In expounding the principles of the differential calculus, he started, as it were, from the level of his pupils, and ascended with them by almost insensible gradations from elementary to abstruse conceptions.
He is an earnest, sometimes stern and sometimes pathetic, preacher of righteousness, who despises the mere graces of style and the subtleties of an abstruse logic. He has no patience with mere antiquarian study of the Stoical writers.
This investigation was first published in 1824 and in abstruse and difficult form, and afterwards (1826) more elaborately in the first volume of Crelle's Journal.
His clearness of statement and power of imparting interest to the most abstruse topics were the conspicuous features of his teaching, and in his various capacities as a scientific lecturer, a physiologist, and a practical physician, he was ever surrounded with large and increasing classes of intelligent pupils, to whom his eminently suggestive mode of instruction was specially attractive.
Sometimes in plain narrative the lecturer would be specially awkward, while in abstruse passages he seemed specially at home, rose into a natural eloquence, and carried away the hearer by the grandeur of his diction.
To the public Boole was known only as the author of numerous abstruse papers on mathematical topics, and of three or four distinct publications which have become standard works.
Mercury calx was LJ .3 Bergman's symbolism was obviously cumbrous, and the system used in 1782 by Lavoisier was equally abstruse, since the forms gave no clue as to composition; for instance water, oxygen, and nitric acid werev 4), and e-f.
"It is very evident," he says, "that all other means of improving medicine have been found ineffectual, by the stand it was at for two thousand years, and that, since mathematicians have sot themselves to the study of it, men already begin to talk so intelligibly and comprehensibly, even about abstruse matters, that it is to be hoped that mathematical learning will be the distinguishing mark of a physician and a quack."
Notwithstanding his many official duties, he found time to publish more than three hundred works, several of them extensive treatises, and many of them memoirs dealing with the most abstruse branches of pure and applied mathematics.
His first work on this abstruse subject, entitled T heorie des perturbations de la lune, qui sont dues a faction des planetes,1 is remarkable for the boldness of its conception, and constitutes an important addition to celestial dynamics.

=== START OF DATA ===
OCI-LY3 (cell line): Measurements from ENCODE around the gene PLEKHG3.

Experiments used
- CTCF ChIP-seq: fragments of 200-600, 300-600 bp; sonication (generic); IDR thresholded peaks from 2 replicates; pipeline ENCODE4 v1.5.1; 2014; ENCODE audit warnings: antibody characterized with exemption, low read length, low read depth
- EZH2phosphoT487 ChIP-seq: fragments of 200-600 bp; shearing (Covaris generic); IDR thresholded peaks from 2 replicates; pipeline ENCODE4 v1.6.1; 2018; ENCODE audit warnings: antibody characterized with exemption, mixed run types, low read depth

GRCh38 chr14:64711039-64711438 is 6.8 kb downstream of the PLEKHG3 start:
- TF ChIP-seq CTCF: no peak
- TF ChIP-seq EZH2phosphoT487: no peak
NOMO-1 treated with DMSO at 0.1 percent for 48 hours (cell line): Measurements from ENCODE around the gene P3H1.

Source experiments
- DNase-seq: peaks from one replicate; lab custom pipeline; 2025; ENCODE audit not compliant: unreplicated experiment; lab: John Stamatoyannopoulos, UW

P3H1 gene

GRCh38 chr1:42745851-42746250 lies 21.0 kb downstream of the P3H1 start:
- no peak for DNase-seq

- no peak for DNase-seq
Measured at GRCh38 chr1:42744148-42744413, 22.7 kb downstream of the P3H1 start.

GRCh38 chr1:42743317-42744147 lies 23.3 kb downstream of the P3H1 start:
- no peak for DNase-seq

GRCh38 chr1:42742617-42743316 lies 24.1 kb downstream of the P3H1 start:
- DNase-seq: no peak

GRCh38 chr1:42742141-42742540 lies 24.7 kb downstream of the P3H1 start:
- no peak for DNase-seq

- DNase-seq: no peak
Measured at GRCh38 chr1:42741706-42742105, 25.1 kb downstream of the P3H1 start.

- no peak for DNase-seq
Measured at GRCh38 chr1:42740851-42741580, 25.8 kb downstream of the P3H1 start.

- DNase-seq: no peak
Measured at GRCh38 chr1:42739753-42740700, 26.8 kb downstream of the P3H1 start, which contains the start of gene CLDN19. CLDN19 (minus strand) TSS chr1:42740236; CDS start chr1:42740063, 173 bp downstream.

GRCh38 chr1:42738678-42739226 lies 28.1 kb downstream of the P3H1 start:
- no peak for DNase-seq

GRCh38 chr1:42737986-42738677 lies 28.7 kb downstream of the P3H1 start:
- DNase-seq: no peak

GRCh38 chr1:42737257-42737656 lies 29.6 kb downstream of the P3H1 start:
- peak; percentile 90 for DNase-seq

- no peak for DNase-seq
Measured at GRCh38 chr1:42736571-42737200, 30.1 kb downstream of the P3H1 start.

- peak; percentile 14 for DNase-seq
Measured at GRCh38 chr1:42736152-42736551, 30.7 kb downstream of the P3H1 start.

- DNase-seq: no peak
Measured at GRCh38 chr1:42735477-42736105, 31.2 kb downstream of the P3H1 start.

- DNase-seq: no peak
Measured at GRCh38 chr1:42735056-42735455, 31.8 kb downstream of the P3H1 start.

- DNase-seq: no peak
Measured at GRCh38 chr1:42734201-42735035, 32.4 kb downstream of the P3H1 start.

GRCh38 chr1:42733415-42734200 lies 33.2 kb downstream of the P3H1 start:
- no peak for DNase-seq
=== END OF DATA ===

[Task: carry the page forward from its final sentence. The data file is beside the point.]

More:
The answer to the first three points is that Aristotle did not make any distinction between exoteric and acroamatic, and was not likely to have any longer taught his exoteric dialogues when he was teaching his mature philosophy at Athens, but may have alternated the teaching of the latter between the more abstruse and the more popular parts which had gradually come to be called " exoteric."
The abstruse nature of his studies, the mystical character of his writings, and the general indifference of the Romans to such subjects, caused his works to be soon forgotten.
The unfailing freshness and charm of the contrast between the importance, the gravity, in some cases the dry and abstruse nature, of their subjects, and the lightness, sometimes almost approaching levity in its special sense, of the manner in which these subjects are attacked is a triumph of literary art of which no familiarity dims the splendour, and which no lapse of time can ever impair.
Petrarch and Boccaccio, though they both held the medieval doctrine that literature should teach some abstruse truth beneath a veil of fiction, differed from Dante in this that their poetry and prose in the vernacular abandoned both allegory and symbol.
With these instincts and maxims, and with his strength, granting it almost more than human, spent ever tunnelling in abstruse mines of knowledge, his moral experience is not likely to have been deeply troubled.
The " verification " of this hypothesis, offered in the thirteenth and following chapters of the second book, goes to show in detail that even those ideas which are " most abstruse," how remote soever they may seem from original data of outward sense, or of inner consciousness, " are only such as the understanding frames to itself by repeating and joining together simple ideas that it had at first, either from perceiving objects of sense, or from reflection upon its own operations."